Home Blogs Asian Chemical Connections Why China could become self-sufficient in HDPE

Why China could become self-sufficient in HDPE

China, Company Strategy, Middle East, Olefins, Polyolefins, Singapore, South Korea, Styrenics, Taiwan, Thailand, US
By John Richardson on 06-Jun-2023

By John Richardson

“WHEN THE FACTS change, I change my mind,” said the great economist John Maynard Keynes. Over the last few months, we’ve seen consensus opinion lining up behind what fellow ICIS blogger, Paul Hodges, and I have been warning about since 2011.

Sure, neither Paul nor I were able to answer the question of when China’s demographic and debt problems would reach the point where its economy would see a major slowdown.

However, the writing has been on the wall for the past 12 years. At some point, given that births per woman first fell below the population replacement rate in 2001 and the scale of the debt bubble, the slowdown was going to happen.

I flagged up in early 2021 when I saw that the tipping point had been reached. The anaemic post zero-COVID recovery has underlined the secular shift in China that is now broadly accepted as reality.

The chart below is a further demonstration of why the chemicals and polymers industries act as tremendously good barometers for what is occurring in the broader economies because our products go into just about every manufacturing and service chain.

High-density polyethylene (HDPE) seems more aligned with the economic realities than in linear-low density PE (LLDPE) and low-density PE (LDPE), where the January-April 2023 data provide evidence of overstocking.

But in HDPE:

• China’s January-April 2023 imports fell by 19% on a year-on-year basis to around 1.7m tonnes, according to the China Customs department. During the same months – and again on a year-on-year basis – exports rose by 97% to 166,493 tonnes.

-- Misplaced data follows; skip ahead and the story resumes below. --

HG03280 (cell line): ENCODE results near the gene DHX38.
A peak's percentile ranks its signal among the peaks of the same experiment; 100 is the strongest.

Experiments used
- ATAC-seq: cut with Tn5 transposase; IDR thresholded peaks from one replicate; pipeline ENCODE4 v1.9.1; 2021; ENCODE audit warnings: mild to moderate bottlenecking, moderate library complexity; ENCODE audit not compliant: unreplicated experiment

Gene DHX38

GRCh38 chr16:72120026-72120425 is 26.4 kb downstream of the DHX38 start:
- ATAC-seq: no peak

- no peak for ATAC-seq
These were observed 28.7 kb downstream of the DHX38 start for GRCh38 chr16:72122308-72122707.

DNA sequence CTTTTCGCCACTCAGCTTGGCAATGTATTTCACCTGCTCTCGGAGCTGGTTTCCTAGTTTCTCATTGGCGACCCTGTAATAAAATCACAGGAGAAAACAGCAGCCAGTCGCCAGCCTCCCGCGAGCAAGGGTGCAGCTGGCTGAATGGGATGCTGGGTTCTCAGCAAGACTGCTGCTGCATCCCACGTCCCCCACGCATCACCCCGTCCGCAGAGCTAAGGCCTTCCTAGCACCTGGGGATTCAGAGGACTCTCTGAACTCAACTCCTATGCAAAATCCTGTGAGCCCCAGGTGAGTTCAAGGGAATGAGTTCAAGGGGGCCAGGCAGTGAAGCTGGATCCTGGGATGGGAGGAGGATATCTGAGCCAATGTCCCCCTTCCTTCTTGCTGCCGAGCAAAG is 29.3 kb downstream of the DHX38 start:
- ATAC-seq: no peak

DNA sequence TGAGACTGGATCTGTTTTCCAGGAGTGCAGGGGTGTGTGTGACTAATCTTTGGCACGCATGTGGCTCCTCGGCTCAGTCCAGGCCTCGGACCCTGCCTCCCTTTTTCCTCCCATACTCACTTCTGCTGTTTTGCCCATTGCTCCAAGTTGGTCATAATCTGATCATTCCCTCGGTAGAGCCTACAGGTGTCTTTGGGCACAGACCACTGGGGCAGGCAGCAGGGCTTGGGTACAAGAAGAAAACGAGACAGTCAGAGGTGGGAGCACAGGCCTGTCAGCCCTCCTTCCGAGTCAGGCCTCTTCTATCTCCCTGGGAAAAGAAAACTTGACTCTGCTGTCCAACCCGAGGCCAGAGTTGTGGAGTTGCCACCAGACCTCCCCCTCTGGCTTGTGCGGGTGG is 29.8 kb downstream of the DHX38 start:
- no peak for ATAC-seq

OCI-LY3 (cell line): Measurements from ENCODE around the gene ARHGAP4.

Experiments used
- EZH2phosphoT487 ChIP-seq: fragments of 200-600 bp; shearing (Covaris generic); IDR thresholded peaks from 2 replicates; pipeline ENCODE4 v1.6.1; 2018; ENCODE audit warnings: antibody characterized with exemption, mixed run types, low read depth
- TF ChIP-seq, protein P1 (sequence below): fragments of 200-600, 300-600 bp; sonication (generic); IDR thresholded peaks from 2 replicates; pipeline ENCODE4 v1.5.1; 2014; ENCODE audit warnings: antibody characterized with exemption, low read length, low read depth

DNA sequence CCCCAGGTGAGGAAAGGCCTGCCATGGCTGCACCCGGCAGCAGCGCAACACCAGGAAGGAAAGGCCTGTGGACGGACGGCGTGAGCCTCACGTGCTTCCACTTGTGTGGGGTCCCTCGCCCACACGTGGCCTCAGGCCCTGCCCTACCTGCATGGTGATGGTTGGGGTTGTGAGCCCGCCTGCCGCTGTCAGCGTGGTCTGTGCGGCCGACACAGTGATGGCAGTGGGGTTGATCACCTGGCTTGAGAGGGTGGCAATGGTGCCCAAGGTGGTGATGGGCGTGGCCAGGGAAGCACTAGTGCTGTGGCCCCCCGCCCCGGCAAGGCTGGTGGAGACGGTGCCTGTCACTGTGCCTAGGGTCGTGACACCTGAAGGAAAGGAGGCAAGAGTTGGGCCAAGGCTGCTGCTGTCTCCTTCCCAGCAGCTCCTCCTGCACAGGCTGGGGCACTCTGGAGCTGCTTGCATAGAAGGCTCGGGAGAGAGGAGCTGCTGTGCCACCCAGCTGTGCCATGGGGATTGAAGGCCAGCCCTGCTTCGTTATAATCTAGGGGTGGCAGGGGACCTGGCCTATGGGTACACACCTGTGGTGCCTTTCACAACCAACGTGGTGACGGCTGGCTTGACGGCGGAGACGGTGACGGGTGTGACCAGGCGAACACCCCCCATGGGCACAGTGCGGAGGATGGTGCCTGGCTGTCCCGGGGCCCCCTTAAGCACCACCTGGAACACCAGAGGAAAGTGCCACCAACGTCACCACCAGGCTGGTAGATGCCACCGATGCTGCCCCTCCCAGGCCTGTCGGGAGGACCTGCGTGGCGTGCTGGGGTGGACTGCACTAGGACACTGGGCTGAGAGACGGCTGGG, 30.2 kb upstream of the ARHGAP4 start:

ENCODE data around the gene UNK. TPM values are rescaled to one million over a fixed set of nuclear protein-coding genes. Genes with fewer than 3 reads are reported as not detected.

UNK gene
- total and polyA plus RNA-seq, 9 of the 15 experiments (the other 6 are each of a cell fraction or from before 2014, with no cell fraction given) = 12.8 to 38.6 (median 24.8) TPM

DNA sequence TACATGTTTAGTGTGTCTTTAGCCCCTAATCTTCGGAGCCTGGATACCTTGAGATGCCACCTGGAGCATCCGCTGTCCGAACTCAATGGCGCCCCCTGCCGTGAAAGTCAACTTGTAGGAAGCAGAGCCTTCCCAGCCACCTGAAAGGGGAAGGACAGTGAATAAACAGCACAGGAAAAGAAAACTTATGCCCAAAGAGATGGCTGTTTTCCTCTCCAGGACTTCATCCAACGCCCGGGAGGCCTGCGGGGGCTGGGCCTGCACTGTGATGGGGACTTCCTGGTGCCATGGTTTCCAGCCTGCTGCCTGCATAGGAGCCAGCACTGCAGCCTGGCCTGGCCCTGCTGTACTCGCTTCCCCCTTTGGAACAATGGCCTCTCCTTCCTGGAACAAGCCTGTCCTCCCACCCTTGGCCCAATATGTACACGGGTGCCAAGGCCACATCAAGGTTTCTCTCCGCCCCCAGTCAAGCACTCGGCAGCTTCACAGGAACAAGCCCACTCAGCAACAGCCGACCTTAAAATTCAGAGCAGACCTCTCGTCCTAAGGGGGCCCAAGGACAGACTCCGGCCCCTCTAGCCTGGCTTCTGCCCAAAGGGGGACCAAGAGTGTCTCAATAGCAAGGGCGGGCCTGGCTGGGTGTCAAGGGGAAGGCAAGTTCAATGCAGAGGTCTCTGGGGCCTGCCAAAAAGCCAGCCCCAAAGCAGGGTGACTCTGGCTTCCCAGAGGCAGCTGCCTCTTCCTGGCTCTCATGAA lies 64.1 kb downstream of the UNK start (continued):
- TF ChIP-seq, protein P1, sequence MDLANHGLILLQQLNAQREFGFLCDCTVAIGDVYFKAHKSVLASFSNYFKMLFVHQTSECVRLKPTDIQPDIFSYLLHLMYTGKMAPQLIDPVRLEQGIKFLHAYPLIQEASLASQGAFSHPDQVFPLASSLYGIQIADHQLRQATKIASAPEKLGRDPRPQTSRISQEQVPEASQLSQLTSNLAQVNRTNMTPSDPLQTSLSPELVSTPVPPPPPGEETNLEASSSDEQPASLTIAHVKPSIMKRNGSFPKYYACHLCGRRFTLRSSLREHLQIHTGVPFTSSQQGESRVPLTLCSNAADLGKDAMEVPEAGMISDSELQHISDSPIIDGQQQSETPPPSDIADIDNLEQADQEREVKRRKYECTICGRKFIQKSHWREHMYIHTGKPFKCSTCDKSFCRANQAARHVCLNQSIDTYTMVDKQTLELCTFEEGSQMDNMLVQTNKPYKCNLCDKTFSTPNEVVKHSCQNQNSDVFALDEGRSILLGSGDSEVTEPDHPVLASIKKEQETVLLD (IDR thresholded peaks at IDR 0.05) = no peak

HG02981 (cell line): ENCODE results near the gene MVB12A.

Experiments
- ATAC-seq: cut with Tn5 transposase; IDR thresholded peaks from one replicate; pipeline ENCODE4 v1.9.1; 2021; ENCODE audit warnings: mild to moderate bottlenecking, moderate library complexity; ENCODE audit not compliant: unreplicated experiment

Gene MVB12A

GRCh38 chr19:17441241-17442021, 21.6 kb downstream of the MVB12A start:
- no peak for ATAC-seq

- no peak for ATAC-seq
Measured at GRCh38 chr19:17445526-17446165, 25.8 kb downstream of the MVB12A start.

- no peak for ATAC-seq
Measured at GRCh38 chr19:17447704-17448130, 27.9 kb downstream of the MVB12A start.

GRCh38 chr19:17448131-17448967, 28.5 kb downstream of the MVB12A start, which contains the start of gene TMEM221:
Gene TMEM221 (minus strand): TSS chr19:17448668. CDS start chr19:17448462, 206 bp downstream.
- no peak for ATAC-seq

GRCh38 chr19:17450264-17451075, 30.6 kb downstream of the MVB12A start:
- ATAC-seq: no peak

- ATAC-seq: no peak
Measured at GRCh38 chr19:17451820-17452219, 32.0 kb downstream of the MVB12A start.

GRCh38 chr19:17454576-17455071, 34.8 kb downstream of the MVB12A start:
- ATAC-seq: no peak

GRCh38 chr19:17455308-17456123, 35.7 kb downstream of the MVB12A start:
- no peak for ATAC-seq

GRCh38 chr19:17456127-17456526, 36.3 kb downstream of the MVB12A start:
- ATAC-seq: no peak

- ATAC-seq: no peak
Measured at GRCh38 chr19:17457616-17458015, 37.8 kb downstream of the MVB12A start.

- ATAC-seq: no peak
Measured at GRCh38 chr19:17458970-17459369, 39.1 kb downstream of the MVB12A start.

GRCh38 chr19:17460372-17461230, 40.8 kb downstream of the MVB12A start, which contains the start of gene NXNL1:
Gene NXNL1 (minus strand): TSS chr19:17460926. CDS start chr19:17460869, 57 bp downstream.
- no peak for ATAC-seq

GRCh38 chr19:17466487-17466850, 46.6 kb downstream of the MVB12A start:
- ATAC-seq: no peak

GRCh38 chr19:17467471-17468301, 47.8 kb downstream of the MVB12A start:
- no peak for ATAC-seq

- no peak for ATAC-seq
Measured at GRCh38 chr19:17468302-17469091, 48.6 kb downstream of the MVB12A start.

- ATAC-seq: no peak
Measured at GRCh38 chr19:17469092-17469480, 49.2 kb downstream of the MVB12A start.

• The ICIS estimate of local production in January-April 2023 suggests a full-year operating rate of 78%. This would be the lowest operating rate since 2000.

The chart below shows how the spreads data is in line with HDPE imports, exports and local production in 2023.

In 2022 and so far in 2023, China’s HDPE injection grade price spreads have fallen way below any other of the other years since 1993, when we started our price assessments. What applies to HDPE injection grade applies to all the other grades of HDPE – and to all the grades of LDPE, LLDPE and polypropylene (PP).

Sure, HDPE prices might well rise this week on Saudi Arabia’s decision to cut crude output in July and the OPEC+’s decision to limit output until 2024. This could lead to a rise in apparent demand as converters stock-up on anticipation of further price hikes.

But short-term prices go up, they go down, and in the process tell us very little. What matters instead is the producer power in the market, which indicates supply and demand balances in any chemical and the broader economy.

Here’s the thing in HDPE which you must remember: The average 1993-2021 annual spread was $490/tonne as compared with $264/tonne between 1 January-2 June 2023. Until today’s spread moves much closer to $490/tonne, there will have been no recovery.

The risk of China becoming self-sufficient in HDPE

So, what’s going to happen next? The conventional view, as I said, is that China’s chemicals growth, along with its economic growth, will be much lower than had been commonly assumed three years.

But while everyone accepts that PP and styrene monomer (SM) recently joined a long list of products where China has become just about or completely self-sufficient, most commentators believe that there is no chance of China becoming anywhere close to self-sufficient in PE.

I thought the same until recently, and now, I am not so sure, at least in the case of HDPE, as the chart below illustrates.

The ICIS Base Case assumes China HDPE capacity growth of 59% between 2023 and 2040 to some 22m tonnes/year.

This seems quite a moderate and reasonable increase in capacity when we consider that between 2000 and 2022, China’s capacity increased by 265%. For this reason, I’ve used the ICIS Base Case for capacity increases in all the three scenarios in the above chart.

The ICIS Base Case also factors in an annual average demand growth of just 2% in 2023-2040, down from 11% in 2000-2020.